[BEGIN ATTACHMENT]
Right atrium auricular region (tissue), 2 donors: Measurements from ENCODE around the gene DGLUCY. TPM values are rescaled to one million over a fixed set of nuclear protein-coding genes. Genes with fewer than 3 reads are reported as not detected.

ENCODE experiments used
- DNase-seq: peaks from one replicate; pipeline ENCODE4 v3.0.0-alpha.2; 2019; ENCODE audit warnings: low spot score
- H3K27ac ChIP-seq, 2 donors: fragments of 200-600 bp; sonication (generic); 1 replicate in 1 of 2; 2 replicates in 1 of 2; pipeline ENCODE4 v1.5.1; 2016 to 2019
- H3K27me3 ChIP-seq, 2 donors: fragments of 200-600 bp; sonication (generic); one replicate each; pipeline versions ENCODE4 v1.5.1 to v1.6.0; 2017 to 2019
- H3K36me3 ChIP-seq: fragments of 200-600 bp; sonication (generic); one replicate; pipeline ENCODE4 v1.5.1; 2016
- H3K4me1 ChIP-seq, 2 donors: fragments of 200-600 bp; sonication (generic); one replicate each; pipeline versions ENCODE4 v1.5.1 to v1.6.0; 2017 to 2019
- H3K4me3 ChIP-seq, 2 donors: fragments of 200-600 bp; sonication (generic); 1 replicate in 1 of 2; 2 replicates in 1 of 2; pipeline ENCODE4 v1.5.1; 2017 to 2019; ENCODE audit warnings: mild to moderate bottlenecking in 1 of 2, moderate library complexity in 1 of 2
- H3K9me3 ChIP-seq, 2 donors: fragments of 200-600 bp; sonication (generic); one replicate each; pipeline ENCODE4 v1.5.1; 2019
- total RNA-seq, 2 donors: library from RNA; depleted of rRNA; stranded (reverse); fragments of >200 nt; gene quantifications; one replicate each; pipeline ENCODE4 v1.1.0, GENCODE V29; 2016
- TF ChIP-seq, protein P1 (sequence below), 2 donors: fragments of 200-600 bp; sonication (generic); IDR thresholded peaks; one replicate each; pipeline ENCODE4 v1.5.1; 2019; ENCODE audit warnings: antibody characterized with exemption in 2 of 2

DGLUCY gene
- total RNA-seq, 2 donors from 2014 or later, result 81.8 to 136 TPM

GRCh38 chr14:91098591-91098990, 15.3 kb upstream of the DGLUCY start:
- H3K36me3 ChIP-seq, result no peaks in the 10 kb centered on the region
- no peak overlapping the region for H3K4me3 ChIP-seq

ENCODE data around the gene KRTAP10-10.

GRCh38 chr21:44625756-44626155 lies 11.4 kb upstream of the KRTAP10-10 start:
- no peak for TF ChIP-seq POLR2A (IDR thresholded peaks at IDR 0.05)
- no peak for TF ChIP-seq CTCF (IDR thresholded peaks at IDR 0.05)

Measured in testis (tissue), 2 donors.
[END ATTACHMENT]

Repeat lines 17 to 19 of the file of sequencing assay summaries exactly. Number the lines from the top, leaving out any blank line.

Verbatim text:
ENCODE data around the gene KRTAP10-10.

GRCh38 chr21:44625756-44626155 lies 11.4 kb upstream of the KRTAP10-10 start:
- no peak for TF ChIP-seq POLR2A (IDR thresholded peaks at IDR 0.05)